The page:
The Advocatus Atheist
Why are atheists so angry? Do all atheists really just want to lead reckless lives and live in depravity and sin? Also, do atheists support things like abortion and gay rights because they have no moral compass to speak of? Find out the answer to these questions and many more like them in this book!
Atheism is the world’s third largest religious oriented belief after Christianity and Islam respectively, yet so many people seem to have deeply rooted misapprehensions about what atheism is and what it is atheists believe. This book will clear up any confusion there might be about atheism and help people come to a sympathetic appreciation of the atheistic worldview, even if in the end they simply decide to agree to disagree.
In this book, Tristan Vick – once a Christian and now a skeptic – shares with us selections from his popular writing as an outspoken atheist. Tackling hot-topic and controversial subjects ranging from feminism, to gay rights, marriage equality, abortion, corporal punishment, the freedom of speech, and to what it is atheists actually believe, Tristan Vick shares with us how he views a wide range of subject matter through the eyes of his atheism.
Although Tristan Vick doesn’t speak for all atheists, this is an excellent book to learn how and why one particular atheist sees and thinks about the world the way he does and why atheism, after giving it further consideration, isn’t as problematic as so many seem to think.
(E-book available now!)
(Print April 7th, 2015 – tentative)
The Swedish Fish
Ever wonder if there was compelling proof for the existence of God? If so, what would it look like and how would it be presented? Do you believe Christianity is true or do you take the skeptical view that all religions are man-made? What does human consciousness have to do with God? What’s the difference between agnosticism and atheism? How does culture and the way we are raised impact our religious and spiritual beliefs?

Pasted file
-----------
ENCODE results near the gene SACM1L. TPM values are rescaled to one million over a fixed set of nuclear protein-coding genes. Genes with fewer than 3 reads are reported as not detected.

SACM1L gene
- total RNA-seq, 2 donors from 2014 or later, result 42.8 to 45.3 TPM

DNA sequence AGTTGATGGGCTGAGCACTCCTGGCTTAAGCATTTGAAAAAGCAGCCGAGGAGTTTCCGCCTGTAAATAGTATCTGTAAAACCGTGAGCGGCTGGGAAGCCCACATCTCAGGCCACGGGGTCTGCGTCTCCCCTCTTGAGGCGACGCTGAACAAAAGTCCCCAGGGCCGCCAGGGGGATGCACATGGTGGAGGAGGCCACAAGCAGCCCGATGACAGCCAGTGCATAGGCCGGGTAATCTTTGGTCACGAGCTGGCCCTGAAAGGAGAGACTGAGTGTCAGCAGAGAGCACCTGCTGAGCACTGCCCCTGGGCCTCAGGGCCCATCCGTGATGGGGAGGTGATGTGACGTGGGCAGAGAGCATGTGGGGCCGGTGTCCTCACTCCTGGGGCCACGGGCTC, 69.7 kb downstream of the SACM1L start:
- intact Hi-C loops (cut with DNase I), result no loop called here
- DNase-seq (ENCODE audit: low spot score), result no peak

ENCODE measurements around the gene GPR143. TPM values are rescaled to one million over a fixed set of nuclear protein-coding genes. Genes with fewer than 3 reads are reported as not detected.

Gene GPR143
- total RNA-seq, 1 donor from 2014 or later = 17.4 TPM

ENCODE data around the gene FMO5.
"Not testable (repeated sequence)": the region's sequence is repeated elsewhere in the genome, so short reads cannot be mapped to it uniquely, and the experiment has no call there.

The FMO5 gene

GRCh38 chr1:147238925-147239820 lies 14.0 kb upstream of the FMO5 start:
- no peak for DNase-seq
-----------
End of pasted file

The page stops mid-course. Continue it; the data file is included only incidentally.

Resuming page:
Beyond an Absence of Faith
Walking away from faith is never an easy journey. Leaving god and religion behind can be a challenging experience, sometimes even a painful one. Individuals have to consider the impact on family, friends, jobs, and many other aspects of life. This anthology consists of sixteen personal stories by people, from all walks of life, who have made the journey from a life steeped in religion to a life without it. In sharing these heartfelt stories with others, we hope to give those who have questions, who may be on the fence, or who have recently gone through similar experiences a sign that they are not alone. Within these pages you will find hope and inspiration, and perhaps a better understanding of what it means to take brave strides toward living a life without god and religion.
“Beyond an Absence of Faith has the potential to reach those powerful social dimensions of the believer’s mind, while at the same time comforting those who have recently suffered the social and psychological agony of leaving their religions.”
— Michael Sherlock, author of I Am Christ: The Crucifixion–Painful Truths
— James A. Lindsay, author of Dot, Dot, Dot: Infinity Plus God Equals Folly
What if the question “Does God exist?” proved to be meaningless? What if the very definition of “God” was incoherent? Could you still, in good conscience, believe in something if it was incoherent and meaningless? Would it even be possible to talk about an incoherent and meaningless thing meaningfully? If not, then what consequences would follow from this realization?
These are the questions which the branch of philosophy known as ignosticism concerns itself with. Ignosticism: A Philosophical Justification for Atheism examines these questions and delves into the idea that “God” is a type of language-game.
Taking a Wittgensteinian view of language, Tristan Vick takes us on a journey from learning theory to semantics to psychology in this philosophical exploration of whether or not the idea of God holds any relevant meaning. Perhaps more controversial still, Vick makes the case that ignosticism, properly understood, can be used as a positive justification for the reasonableness of atheism.
This collection is a must own for anyone who feels fed up with religious intolerance or is growing disillusioned with their own religious faith. G.W. Foote was a great defender of reason, rationality, and the Freethought cause. A perfect book for sharing the secular worldview and for starting conversations about what it means to be a nonbeliever. Edited and revised for a modern readership, this affordable anthology is for a new generation of Freethinkers.